A new rumor from Digitimes, reported by 9to5Mac, corroborates previous rumors (from The Wall Street Journal and others) of a larger, 13-inch iPad Pro.
While I agree with much of 9to5Mac’s analysis, I don’t agree with their comments about keeping the same form factor as the current iPad, nor do I agree with the rumor’s educational customer emphasis.
What would an enterprise like more than
an iPad with a screen ratio much like a 13-inch MacBook Air or MacBook Pro?
Apple and Microsoft got their respective screen aspect ratios correct: the iPad and iPad mini, both being smaller than 10 inches diagonally and sporting a 4:3 aspect ratio, would be too cramped to support a full-size physical keyboard, so Apple correctly left them off. (Have you tried any of the Logitech or other physical keyboard cases for an iPad? I got the worst case of carpal tunnel syndrome trying to use them for just a day.)
On the other hand, the single best thing about the Surface devices from Microsoft is that their 16:9 aspect ratio allows a full-size (or almost full-size) keyboard (but their main problem being that a 16:9 aspect ratio is terrible for a mainly touch-based device without a physical keyboard, because the onscreen keyboard takes over most of the screen real estate, leaving little room for your content).
(9to5Mac claims in the comments to the article that Apple wouldn’t create yet another size/aspect ratio screen, presumably because it would make it too hard for developers. Well, Apple is pretty much pushing iOS 6 and 7 right now, and for developers those include Auto Layout functionality, which makes developing for different sized devices much easier. I agree that Apple won’t come out with 30 different screen sizes and aspect ratios. But I do think a laptop-sized and -shaped screen makes sense if there’s a keyboard involved. And, just as iPhone 4-sized apps ran letterboxed inside the iPhone 5 screen, current iPad apps (4:3 screen ratio) could run letterboxed inside a new 16:10 screen ratio on a 13-inch iPad Pro.)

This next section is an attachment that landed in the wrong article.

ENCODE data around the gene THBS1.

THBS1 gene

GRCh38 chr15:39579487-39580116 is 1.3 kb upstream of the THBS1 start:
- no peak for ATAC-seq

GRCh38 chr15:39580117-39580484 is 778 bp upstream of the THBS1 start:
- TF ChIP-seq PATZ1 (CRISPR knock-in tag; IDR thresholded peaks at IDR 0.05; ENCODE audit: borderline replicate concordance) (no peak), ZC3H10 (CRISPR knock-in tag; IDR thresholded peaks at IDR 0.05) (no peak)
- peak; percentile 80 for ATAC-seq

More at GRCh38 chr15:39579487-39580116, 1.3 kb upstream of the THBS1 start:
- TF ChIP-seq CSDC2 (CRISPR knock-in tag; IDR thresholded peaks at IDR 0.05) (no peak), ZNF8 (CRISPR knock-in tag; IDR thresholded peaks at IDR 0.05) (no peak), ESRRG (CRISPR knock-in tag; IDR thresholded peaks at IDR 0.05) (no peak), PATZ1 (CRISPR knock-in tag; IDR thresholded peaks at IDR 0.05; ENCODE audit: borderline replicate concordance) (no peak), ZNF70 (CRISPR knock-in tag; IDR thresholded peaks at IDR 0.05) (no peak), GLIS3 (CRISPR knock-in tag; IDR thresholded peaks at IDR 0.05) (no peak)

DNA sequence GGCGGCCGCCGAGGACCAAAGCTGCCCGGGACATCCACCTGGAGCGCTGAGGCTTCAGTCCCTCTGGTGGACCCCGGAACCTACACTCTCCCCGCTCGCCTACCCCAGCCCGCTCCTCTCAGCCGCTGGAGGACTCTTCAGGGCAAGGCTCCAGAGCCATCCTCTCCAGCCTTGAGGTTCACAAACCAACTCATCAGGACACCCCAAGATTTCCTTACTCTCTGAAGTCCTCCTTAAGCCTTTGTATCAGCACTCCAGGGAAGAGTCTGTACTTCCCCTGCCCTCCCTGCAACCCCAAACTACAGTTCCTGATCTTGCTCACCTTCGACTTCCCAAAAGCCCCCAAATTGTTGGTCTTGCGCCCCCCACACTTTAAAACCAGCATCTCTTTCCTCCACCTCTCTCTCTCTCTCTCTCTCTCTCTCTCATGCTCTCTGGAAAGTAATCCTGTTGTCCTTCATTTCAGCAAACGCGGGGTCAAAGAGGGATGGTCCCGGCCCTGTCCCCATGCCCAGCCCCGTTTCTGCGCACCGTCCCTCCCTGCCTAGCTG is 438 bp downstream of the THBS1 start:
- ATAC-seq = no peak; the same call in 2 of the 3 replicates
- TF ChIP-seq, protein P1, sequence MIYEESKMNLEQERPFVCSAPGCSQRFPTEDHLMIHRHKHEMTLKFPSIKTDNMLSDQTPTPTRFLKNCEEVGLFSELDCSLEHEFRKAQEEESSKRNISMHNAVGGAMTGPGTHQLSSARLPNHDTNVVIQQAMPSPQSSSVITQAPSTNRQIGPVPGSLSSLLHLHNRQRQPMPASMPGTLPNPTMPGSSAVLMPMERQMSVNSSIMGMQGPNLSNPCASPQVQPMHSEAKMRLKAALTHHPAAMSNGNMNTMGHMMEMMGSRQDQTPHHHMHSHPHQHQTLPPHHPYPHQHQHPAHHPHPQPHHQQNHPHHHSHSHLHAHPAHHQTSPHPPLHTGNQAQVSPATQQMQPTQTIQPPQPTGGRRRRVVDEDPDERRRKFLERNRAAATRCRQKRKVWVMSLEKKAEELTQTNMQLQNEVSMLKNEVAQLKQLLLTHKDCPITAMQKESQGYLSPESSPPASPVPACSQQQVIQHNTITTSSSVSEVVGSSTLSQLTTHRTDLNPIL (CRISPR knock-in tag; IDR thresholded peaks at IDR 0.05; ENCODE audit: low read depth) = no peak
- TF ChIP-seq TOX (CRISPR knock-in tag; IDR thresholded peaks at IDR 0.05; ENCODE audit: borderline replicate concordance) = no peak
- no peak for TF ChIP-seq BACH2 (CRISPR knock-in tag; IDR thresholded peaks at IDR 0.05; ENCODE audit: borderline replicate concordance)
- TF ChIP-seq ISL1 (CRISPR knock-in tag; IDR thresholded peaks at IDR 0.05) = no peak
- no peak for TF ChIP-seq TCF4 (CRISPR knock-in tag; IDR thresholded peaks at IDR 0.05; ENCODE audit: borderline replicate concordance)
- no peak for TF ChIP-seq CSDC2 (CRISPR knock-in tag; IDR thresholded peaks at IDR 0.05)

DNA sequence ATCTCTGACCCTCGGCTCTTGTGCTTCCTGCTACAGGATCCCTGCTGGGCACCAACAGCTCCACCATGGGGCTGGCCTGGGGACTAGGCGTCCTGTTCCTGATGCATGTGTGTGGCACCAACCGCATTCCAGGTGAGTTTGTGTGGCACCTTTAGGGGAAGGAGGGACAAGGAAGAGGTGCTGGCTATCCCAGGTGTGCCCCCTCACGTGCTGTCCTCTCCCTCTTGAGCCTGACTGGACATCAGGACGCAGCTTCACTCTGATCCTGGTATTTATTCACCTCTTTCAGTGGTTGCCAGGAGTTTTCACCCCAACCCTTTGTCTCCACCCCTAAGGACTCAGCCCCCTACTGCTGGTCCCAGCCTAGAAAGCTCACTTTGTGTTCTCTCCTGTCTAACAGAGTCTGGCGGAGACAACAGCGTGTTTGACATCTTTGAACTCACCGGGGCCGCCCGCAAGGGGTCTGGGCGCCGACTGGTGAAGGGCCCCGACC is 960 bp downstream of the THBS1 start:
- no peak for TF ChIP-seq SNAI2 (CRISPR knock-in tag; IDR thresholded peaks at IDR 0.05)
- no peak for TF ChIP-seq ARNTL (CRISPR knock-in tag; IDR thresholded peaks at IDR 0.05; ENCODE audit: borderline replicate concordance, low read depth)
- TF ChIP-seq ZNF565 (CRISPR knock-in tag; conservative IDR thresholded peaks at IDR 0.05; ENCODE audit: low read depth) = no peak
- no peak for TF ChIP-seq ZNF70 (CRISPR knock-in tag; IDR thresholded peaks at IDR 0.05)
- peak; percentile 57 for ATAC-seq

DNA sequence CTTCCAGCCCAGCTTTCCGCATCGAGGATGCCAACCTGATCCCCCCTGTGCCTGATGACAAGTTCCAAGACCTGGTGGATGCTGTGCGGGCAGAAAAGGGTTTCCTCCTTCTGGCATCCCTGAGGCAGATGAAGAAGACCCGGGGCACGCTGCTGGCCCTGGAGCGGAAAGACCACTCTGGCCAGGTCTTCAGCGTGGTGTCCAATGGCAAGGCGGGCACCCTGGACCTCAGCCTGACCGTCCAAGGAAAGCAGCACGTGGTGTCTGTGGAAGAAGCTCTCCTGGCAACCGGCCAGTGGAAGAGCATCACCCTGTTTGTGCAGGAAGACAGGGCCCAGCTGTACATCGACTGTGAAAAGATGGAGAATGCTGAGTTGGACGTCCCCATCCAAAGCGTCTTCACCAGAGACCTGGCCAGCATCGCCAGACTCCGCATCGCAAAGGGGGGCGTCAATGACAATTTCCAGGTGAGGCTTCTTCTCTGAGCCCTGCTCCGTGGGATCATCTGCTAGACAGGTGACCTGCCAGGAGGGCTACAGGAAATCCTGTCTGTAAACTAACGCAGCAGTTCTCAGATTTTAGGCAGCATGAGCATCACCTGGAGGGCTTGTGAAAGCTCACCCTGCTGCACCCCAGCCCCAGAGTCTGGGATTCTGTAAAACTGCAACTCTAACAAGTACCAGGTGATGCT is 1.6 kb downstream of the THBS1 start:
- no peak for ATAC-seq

So if Apple came out with an iPad aimed at the enterprise, might it have a keyboard accessory (built-in or additional cost)? Would the 13-inch size (and 16:10 aspect ration of MacBooks) allow a full-size keyboard, which many knowledge workers need?
But then that begs the question: why have a touch device if you’re going to include a keyboard? Does that make sense? Or is the reason that Apple came out with a 64-bit chip so early more because Apple may make an ARM-based laptop that needs 4 GB+ of RAM?
I don’t know the answers to these questions and rumors, but I think it’s clear Apple is going to aim for larger devices that could completely replace Intel laptops for all enterprise knowledge workers, and not just touch-only tablets that make sense for a subset of workers.
The next 2 years will be very interesting indeed for the enterprise.